The universities, of course, are understandably worried about declining enrollment, but what is most disturbing about the administration's program--and about its general approach to foreign students--is its hostile attitude toward the outside world. It's fortress America applied to educational policy. Such an approach won't necessarily prevent terrorist attacks, but it will in the long run encourage the anti-Americanism on which al Qaeda and other terrorist groups feed.

-- John B. Judis

What's the problem with this? Well undoubtedly the KGB had corrupted more than a few of those foreign exchange students, but their primary purpose was infiltration and spying. The problem with the current situation is that the system is open suicide bombers and terrorists coming over with the technical expertise to conceivably launch terrorist cells and potentially even help carry off a WMD attack one day. That's the difference.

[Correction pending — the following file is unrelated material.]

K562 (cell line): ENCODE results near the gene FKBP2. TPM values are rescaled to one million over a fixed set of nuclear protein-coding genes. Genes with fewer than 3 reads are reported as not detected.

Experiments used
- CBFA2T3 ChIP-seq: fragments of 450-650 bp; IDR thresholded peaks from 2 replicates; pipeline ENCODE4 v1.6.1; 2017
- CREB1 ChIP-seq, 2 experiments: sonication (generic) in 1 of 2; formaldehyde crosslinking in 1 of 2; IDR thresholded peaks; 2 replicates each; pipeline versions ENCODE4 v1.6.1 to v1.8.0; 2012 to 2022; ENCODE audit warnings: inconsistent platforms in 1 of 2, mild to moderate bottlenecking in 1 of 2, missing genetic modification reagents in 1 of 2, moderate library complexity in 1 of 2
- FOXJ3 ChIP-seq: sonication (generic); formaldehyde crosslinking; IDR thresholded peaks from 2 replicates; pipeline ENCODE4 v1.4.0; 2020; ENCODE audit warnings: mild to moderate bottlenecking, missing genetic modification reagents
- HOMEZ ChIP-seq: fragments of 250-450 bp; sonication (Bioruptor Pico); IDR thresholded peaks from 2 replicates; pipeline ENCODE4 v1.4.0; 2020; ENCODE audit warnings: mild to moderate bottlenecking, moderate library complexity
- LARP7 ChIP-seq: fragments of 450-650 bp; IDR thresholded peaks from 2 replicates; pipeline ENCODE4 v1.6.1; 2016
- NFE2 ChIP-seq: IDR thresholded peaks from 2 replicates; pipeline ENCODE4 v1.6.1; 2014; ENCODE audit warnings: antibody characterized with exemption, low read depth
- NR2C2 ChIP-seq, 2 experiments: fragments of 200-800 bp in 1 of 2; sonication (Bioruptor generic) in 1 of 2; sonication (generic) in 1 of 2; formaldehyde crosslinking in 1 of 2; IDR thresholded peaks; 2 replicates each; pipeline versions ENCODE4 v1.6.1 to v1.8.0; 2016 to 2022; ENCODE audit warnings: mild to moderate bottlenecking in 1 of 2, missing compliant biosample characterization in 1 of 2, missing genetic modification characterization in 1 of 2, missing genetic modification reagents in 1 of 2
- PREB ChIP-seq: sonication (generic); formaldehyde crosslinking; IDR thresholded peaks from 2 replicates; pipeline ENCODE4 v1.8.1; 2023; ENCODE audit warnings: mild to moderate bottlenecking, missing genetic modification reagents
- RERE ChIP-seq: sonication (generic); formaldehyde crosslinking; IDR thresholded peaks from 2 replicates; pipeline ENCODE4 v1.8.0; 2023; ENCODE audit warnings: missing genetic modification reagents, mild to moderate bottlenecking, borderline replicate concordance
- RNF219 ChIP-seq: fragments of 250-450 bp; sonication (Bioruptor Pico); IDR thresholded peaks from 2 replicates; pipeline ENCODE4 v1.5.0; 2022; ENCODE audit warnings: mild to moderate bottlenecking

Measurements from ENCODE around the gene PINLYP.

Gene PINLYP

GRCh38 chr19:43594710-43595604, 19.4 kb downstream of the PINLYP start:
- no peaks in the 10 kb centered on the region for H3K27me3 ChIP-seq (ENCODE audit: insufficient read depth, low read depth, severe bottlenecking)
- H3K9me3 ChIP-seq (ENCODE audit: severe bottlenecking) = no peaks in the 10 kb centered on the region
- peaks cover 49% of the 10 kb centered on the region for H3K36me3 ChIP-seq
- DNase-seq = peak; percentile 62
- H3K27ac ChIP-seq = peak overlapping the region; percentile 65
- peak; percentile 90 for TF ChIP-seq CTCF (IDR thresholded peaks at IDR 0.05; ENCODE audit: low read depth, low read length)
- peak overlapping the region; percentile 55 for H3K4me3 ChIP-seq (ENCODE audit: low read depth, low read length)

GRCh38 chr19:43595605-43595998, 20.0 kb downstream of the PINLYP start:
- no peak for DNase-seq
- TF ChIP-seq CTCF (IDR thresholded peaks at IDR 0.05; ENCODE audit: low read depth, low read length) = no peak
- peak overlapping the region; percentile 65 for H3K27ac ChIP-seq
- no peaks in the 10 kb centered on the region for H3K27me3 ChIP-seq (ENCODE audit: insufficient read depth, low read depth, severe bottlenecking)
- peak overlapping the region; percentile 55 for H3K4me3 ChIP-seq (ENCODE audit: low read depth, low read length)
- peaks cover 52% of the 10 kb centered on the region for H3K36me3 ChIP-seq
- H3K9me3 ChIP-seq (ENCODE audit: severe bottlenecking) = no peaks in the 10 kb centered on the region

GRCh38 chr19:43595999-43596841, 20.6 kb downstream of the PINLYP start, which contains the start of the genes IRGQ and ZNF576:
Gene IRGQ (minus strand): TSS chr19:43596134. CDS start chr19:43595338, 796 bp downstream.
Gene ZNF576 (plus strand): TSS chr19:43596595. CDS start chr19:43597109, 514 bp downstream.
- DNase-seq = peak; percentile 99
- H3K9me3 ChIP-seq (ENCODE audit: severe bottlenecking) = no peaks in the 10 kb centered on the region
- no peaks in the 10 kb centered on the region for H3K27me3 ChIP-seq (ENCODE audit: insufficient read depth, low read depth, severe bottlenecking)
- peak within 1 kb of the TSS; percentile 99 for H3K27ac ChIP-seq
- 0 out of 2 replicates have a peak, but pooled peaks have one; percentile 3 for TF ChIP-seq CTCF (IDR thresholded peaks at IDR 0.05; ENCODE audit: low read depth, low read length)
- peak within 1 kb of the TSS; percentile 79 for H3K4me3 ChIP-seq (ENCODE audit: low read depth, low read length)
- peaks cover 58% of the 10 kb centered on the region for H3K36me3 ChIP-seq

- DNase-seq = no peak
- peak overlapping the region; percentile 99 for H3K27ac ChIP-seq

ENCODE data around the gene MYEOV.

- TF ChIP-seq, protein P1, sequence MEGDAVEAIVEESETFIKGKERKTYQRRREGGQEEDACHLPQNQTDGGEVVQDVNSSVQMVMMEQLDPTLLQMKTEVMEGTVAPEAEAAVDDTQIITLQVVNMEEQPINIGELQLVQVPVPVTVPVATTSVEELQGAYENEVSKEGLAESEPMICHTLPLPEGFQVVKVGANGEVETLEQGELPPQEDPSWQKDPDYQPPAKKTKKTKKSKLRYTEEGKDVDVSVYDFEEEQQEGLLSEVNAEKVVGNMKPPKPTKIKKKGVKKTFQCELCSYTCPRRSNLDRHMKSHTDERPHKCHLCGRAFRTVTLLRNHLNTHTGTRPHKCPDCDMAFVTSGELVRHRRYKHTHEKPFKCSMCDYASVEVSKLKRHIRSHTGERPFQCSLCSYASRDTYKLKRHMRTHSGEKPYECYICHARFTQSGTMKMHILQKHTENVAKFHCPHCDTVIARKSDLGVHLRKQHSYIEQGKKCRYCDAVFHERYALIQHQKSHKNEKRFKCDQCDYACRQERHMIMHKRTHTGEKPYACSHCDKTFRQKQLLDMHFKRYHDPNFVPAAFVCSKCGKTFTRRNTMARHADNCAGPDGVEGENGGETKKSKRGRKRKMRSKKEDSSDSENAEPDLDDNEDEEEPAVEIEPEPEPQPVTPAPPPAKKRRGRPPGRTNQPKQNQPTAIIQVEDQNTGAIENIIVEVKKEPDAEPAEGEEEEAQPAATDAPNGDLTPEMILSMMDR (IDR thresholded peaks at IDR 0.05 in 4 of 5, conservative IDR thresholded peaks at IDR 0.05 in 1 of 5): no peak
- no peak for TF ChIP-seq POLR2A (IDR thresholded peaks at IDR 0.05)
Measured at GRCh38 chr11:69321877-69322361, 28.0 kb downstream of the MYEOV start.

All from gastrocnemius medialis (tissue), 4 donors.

Now I work in a university environment and I understand first hand how the visa problems have created snarled up conditions that have personally impacted my own work. This is a pain in the ass. I do hope that the Department of Homeland Security and the State Department get this worked out real soon. It's intolerable that it's taken this long.